Most homeowners have, at one time or another, needed more space—because the size of their family has changed or they need space for current lifestyle activities.
Today, homeowners are looking at their garages as an ideal solution. They see them as being an answer to a much-needed new home office, exercise room, “apartment” space, guest room, or hobby room. With existing structural walls, a roof, and a concrete foundation, it can seem like a plausible alternative, especially since they are more affordable than building an entirely new room from scratch.
But, as plausible as it seems, you'll want to give these ideas for converting your garage some thought. As with most ideas, there are pros and cons to consider for each.
How Will You Use the New Garage Space?
The best advice is to take the time to analyze your needs thoughtfully, make a complete list detailing your must-haves, and then sit down with a design-build firm to explore your many possibilities. As you move from the planning stage of your remodel toward construction, remember that doing the job well will add value to your home, while cutting corners may subtract value.
Are you going to convert a single or two-car garage space? Do you have room to convert an attic above the garage or will you be converting the existing space? Are you designing and building a home office or exercise room, a new bedroom that will require a window and closet, or a full-scale apartment with plumbing and electrical needs?
Your design and construction plan should also be balanced with your budget. Explore a wide variety of creative options with your contractor. That’s what they are there for!
What About Your Vehicles, Tools, and Yard Equipment?
Part of the benefit of an attached garage, of course, is that it provides all-weather convenience and safety for your family and your vehicles. Chances are, it’s also housing a wide variety of yard and sports equipment, tools, and seasonal decorations.
If you are converting your attached garage, you will need to explore alternative options for storing your vehicles and your tools or equipment. You may consider building a carport for your vehicles, for example, and move any stored items to a shed in the backyard or a basement. Either way, you will need to consider the ramifications of giving up garage space for both of these purposes.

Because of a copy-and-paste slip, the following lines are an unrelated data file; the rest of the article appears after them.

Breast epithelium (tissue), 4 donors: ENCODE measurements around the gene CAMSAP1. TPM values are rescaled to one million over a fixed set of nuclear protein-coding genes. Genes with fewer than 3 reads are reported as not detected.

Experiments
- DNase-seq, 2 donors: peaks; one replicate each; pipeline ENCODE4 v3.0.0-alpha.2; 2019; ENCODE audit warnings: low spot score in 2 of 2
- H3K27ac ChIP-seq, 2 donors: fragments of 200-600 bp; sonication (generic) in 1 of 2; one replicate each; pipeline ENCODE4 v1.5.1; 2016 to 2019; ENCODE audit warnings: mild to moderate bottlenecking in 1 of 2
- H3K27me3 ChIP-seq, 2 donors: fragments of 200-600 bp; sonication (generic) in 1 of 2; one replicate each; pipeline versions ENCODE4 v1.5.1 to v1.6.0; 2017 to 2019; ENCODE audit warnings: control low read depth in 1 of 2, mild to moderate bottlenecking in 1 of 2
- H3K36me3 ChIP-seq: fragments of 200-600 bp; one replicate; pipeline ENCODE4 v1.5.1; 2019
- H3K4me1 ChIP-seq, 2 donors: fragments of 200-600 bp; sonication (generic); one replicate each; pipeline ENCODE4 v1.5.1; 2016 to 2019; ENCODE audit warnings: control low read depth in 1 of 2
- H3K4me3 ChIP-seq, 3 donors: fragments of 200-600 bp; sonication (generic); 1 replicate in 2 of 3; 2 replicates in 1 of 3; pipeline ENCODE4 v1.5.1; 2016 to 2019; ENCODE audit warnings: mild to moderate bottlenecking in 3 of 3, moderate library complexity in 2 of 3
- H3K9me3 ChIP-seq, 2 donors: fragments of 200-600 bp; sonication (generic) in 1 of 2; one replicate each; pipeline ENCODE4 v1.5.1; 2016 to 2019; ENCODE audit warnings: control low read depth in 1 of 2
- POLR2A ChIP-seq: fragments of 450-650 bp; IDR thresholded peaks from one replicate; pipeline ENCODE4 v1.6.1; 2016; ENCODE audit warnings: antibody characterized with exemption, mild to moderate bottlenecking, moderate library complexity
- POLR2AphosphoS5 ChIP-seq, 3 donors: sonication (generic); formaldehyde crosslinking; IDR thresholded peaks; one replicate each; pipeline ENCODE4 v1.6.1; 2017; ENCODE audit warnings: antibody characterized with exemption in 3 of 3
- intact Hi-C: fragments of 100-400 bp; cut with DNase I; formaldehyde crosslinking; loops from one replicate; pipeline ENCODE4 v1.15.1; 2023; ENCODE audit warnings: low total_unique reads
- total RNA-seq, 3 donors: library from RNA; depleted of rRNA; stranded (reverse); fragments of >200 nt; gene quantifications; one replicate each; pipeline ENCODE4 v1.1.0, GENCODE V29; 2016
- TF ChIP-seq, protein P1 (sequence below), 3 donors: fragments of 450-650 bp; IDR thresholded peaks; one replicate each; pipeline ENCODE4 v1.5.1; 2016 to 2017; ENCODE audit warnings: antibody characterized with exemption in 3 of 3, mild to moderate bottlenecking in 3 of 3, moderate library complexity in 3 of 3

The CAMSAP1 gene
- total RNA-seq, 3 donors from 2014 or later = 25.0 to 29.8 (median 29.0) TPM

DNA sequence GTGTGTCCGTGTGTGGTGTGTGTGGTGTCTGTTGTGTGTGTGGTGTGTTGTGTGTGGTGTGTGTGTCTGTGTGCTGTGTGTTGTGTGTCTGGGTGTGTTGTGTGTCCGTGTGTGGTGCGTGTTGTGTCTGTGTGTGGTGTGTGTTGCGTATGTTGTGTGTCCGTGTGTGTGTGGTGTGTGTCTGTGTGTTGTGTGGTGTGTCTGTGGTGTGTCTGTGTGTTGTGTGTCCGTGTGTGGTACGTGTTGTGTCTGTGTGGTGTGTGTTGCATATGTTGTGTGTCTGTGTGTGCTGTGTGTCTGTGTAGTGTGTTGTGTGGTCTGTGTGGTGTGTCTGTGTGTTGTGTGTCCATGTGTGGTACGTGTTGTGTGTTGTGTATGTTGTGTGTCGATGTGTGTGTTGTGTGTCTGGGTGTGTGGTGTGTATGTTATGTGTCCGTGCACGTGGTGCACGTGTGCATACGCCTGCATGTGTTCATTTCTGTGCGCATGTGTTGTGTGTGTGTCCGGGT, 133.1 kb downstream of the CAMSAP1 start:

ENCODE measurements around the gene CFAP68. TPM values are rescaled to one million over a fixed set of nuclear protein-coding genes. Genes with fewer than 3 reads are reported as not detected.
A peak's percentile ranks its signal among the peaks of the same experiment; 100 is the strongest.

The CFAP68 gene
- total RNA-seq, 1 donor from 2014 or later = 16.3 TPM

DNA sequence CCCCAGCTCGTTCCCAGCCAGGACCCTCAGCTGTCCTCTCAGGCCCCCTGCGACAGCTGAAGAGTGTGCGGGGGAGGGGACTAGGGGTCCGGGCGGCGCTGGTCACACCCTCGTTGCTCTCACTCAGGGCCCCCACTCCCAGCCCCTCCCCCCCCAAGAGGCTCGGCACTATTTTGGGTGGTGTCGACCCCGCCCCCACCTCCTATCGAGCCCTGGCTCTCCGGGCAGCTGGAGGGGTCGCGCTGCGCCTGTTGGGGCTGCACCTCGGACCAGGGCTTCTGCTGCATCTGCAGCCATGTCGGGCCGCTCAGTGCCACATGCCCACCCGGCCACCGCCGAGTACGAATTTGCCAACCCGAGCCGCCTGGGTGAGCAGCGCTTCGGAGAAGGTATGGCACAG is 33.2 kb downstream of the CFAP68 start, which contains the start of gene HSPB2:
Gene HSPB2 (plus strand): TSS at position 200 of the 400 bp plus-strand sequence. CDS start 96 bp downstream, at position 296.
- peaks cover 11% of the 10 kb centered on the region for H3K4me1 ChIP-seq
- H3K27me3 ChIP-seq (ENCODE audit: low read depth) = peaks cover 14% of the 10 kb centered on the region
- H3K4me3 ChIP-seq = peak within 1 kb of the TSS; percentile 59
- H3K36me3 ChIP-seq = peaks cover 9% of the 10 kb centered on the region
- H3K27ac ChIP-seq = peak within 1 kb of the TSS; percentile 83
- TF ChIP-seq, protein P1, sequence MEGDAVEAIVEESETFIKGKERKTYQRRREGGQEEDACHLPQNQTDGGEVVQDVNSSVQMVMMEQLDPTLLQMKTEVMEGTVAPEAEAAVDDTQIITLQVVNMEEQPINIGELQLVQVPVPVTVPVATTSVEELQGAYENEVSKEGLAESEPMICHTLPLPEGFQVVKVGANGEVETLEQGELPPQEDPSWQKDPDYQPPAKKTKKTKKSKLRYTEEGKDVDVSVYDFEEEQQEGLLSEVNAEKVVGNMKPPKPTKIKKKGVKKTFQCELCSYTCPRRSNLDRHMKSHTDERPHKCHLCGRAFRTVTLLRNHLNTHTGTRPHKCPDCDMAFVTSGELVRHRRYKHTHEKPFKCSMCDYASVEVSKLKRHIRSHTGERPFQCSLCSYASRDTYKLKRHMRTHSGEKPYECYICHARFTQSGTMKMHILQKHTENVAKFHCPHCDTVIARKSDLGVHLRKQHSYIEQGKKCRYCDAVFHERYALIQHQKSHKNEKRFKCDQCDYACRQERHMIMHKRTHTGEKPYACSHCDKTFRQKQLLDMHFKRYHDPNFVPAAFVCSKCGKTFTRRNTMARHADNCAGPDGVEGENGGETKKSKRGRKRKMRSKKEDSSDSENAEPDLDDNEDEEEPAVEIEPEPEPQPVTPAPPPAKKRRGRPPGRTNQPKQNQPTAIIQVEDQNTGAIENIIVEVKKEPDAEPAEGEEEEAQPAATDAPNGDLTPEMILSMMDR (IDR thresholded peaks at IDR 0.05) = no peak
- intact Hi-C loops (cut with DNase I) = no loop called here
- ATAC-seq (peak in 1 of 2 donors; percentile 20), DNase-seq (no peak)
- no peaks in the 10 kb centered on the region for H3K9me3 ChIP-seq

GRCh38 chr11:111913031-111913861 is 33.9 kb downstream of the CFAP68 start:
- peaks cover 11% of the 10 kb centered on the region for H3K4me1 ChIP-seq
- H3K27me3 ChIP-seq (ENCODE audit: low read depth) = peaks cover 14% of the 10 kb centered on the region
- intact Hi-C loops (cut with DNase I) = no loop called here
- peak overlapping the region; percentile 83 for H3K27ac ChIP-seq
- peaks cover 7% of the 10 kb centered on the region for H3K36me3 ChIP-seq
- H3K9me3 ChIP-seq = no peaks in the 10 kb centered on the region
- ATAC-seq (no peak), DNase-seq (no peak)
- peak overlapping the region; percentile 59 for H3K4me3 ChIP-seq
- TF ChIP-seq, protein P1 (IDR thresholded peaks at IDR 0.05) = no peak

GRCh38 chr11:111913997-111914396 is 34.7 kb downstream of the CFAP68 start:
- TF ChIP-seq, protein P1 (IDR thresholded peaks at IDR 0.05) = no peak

Consider the Zoning and Legal Issues
Municipal and subdivision rules and building regulations or fire safety may determine whether you actually have the right to convert a garage from its intended purpose. Be sure to check this first. You'll also want to check local zoning codes and HOA regulations for any necessary approvals. Some municipalities may require you to have a certain number of off-street parking spots.
Consider also, if you convert an attached garage to a new living space, you will be adding square feet of living space to your property, impacting your property taxes.
Design Basics: the ABC’s
When planning a garage conversion, there are several structural design basics that you will need to tackle early on.
Insulation: Many garage walls are not insulated or insufficiently insulated to serve as living space. Typically, garages are made of concrete blocks, so they tend to be cold. In this case, you’ll need to add insulation to the walls, floor, and ceiling before deciding how to heat and cool your space.
Flooring: Garage floors typically slope toward the garage door or a floor drain which allows water to drain from vehicles when they are pulled into the space. If you are converting a garage into a living space, you will likely need to level the floor. A contractor will explain your various options.